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Community Board mulls water reticulation subsidy

February 9th, 2011
[by David Armstrong]

A subsidy for a water reticulation supply in Motueka was just one of several issues faced by the Community Board yesterday at its first official meeting for 2011.

Other issues exercising Board members' minds included the Memorial Park hedge, a landscape design for Motueka's entrance, High Street traffic lights and other problems to be addressed with NZTA, new footpaths, freedom camping and reserves funding.

Reticulated Water Supply:  TDC's Utilities Asset Manager Jeff Cuthbertson addressed the meeting, aiming to gain approval from the Board for TDC to apply to the Ministry of Health to take part in the Drinking Water Subsidy Scheme. About 75% of Motueka households still use private bores, and in those unreticulated areas there is therefore no pressurised firefighting water supply. Motueka remains one of the largest communities in New Zealand without a fully reticulated public drinking water supply.

Last December the Government made many changes to the rules for who could receive subsidies, and these have affected the basis for considering whether Motueka would qualify. Based on the new rules, TDC has rejigged its plan and now is in a position to apply for a subsidy to complete reticulation, and it needs the approval of Motueka as expressed through its Community Board.

Board chairman David Ogilvie expressed reservations, fearing that if a subsidy was granted then Motueka would have to go ahead with full reticulation, despite the known fact that many residents do not want reticulation and the costs associated with such a project.

Clearly exasperated, Jeff said he was not there to argue about the quality of supply or other associated issues, just to see if the Board approved or not. "If you say no, I won't be wasting any further time and money on it."

Mayor Richard Kempthorne suggested an amendment to the motion, explicitly ensuring that if a subsidy is granted the community would then be able to be consulted as to whether or not a reticulation project should actually proceed, given knowledge of the likely costs and the amount of subsidy available. The motion thus amended was then passed.

[The issue of drinking and fire-fighting water supply to Motueka is a vital one, so we are including a link here to Jeff's three-page detailed report as presented to the meeting (PDF format).]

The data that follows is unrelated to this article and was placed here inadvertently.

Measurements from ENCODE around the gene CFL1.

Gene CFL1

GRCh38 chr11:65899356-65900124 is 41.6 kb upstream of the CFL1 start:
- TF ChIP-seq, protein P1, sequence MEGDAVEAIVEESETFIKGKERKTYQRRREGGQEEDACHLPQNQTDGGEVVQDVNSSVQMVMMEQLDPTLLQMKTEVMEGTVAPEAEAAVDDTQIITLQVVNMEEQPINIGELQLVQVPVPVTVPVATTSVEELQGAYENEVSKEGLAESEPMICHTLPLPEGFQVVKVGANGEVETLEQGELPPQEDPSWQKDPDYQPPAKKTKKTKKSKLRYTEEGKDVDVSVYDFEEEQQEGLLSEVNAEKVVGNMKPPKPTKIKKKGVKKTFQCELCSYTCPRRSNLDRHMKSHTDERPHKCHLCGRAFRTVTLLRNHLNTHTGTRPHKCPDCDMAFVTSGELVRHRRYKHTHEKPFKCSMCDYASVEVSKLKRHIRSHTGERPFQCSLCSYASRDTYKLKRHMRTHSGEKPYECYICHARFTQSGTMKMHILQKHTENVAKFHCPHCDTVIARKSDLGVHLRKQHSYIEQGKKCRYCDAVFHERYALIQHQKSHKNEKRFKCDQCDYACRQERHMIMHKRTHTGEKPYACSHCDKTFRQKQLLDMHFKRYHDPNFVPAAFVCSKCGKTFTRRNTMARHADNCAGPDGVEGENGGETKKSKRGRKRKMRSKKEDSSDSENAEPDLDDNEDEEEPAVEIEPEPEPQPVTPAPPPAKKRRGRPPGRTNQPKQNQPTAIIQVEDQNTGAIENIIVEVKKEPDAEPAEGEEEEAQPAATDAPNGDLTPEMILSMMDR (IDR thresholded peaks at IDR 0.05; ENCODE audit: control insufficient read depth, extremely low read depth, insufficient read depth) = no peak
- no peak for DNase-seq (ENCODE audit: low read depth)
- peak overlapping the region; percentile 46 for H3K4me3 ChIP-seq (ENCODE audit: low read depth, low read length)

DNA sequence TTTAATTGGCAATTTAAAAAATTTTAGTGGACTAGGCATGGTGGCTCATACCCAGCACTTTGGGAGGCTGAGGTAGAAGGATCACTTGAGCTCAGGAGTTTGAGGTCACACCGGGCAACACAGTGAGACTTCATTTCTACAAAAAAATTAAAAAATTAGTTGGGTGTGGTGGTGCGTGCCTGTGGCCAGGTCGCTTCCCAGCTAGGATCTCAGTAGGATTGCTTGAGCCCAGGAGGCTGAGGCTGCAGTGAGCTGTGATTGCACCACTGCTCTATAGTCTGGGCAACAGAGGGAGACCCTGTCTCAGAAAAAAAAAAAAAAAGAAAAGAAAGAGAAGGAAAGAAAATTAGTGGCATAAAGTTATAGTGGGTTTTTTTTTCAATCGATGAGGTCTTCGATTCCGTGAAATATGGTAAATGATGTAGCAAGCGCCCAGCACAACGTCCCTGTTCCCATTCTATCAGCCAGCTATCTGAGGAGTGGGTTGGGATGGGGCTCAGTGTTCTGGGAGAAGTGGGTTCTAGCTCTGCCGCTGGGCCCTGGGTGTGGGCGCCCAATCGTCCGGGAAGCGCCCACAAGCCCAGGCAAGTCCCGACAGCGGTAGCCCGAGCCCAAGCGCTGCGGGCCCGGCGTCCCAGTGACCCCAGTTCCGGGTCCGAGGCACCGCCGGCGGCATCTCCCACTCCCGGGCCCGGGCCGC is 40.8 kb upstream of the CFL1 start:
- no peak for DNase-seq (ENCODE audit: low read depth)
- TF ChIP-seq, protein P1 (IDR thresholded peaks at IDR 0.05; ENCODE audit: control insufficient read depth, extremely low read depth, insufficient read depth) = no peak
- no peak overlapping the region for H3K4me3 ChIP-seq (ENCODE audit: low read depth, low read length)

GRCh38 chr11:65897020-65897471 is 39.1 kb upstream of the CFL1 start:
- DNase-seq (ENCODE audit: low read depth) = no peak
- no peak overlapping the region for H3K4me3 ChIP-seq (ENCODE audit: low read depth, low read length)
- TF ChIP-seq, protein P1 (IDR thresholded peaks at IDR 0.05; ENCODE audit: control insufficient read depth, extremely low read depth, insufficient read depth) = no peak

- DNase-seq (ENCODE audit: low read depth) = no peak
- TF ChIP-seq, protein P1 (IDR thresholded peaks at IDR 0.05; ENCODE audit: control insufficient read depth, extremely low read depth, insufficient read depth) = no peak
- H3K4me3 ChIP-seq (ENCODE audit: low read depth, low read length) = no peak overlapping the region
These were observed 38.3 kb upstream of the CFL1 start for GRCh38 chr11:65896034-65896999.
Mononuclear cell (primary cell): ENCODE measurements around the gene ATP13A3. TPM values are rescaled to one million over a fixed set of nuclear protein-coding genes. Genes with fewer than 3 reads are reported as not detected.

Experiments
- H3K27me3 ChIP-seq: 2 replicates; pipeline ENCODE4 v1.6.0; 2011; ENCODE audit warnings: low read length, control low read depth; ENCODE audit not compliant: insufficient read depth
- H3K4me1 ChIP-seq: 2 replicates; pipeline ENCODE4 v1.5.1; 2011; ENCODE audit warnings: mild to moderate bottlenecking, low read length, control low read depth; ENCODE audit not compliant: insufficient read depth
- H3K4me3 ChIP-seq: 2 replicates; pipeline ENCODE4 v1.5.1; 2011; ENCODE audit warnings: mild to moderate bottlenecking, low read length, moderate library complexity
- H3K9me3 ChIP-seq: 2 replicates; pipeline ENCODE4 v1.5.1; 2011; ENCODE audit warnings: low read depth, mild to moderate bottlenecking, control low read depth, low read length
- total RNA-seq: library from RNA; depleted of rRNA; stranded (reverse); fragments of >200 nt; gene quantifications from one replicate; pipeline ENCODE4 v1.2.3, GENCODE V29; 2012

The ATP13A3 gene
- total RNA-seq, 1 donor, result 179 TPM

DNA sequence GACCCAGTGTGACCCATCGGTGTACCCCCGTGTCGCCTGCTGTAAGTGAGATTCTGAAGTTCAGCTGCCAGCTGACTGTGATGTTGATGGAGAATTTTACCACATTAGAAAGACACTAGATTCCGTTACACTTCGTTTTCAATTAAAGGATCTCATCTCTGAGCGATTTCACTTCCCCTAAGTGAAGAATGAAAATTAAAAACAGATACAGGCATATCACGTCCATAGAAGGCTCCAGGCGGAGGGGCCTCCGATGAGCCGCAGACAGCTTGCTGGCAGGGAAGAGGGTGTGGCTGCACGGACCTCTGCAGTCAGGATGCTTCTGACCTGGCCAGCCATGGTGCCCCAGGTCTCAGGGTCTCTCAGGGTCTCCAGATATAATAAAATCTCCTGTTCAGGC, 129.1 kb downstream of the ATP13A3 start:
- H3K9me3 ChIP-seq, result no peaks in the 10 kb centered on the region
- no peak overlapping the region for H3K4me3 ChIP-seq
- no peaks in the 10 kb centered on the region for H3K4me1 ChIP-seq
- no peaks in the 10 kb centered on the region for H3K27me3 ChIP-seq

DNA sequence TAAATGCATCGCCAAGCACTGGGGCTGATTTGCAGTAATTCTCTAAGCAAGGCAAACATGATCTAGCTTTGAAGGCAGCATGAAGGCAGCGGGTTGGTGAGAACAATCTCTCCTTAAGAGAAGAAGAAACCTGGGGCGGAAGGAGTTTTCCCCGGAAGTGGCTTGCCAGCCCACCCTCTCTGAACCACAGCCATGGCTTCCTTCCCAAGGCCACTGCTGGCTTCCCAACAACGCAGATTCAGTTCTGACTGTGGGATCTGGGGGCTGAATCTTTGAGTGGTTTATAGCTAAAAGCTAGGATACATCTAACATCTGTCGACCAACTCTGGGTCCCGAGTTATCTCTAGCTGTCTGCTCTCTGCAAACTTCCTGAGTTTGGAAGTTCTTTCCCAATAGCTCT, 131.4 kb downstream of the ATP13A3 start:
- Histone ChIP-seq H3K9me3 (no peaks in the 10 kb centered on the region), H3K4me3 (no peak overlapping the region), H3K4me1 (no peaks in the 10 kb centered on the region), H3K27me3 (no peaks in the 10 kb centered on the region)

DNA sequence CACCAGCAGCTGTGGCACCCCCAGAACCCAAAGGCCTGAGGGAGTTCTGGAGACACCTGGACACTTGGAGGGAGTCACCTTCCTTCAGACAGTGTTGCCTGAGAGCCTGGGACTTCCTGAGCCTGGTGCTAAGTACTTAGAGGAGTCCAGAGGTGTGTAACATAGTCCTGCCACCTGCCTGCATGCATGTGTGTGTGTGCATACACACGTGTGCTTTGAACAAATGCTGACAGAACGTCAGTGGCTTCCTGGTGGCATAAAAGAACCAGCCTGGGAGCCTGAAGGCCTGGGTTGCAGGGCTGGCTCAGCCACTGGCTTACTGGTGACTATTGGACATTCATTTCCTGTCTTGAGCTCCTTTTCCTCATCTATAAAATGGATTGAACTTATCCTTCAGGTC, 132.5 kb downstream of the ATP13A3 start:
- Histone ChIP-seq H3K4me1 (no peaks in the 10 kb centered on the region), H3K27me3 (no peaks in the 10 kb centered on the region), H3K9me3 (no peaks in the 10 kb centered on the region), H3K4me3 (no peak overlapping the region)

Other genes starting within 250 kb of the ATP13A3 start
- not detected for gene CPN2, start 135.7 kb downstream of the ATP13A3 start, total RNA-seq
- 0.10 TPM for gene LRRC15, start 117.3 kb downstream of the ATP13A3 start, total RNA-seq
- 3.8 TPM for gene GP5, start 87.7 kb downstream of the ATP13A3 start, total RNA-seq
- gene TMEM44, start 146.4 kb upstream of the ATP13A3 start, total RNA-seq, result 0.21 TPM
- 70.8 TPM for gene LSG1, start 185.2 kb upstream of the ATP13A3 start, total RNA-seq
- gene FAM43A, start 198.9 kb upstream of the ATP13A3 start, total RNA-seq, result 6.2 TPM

Memorial Park hedge:  Following further arson attacks over the past year, the burnt sections of the hedge have been removed and strips of a two-rail, ranch-style fence plugged the gaps. Cliff Satherley suggested and it was agreed that the rest of the hedge should be replaced in the same way as an interim measure, but that investigations should take place into growing another hedge all around, plus improvements to the lighting in the area.

Motueka's southern gateway:  Following David Ogilvie's report to the Board (see our news item here), the Board agreed to ask for funding to develop a landscape plan for the road from Robinsons Road to the clock tower intersection, and that Keep Motueka Beautiful and NZ Transport Agency be invited to take part in planning.

High Street traffic lights:  Also arising out of David's report from the chair, it was again stressed that an overwhelming number of Motueka people agree that the main key to making vehicular access across High Street safe and reliable would be the installation of traffic lights at the Greenwood Street / Pah Street intersection. The Board agreed that NZTA, which has the final say, must continue to be informed that this plea be heard and adopted, and that it be notified to the Agency to be included on the agenda of the next liaison meeting in a few months.

At that meeting NZTA will also be asked to address the errors made last year when rebuilding High Street North near Birdhurst, when the drainage system was left in such an inadequate state that the road floods with any heavy rain.

New footpaths:  The Board was informed that TDC's tender for the next round of new footpaths and mobile scooter crossings in the Motueka ward had been delayed because it had been possible that additional funding could have been available, but this did not eventuate.

Freedom camping:  The Environment and Planning Committee of TDC had reported that a model bylaw for all of New Zealand is now unlikely, but improved infringement powers would be made for those districts with bylaws in place. TDC is investigating what the other neighbouring councils are doing and hope to work with them on wording of a "Top of the South" bylaw for freedom camping.

Reserves finances:  TDC Community Services Manager Lloyd Kennedy addressed the meeting to explain some budget changes that resulted from predictions of a large drop ($300,000 to $220,000) in projected income for the Motueka Reserves account, caused by the economic downturn and fewer new buildings.

The proposed result would mean that while extra funds would be needed to purchase the Bruce Mitchell "Kaka Beak" sculpture and for investigations into the enlargement of the Motueka Library, four projects already on the long-term plan for this year would be considered for deferral: the Goodman Park Ponds, the Old Wharf playground, allocation of new toilets, and new works on the Imagine Theatre.

Councillor Jack Inglis and Board member Mark Chapman were not present but sent their apologies.

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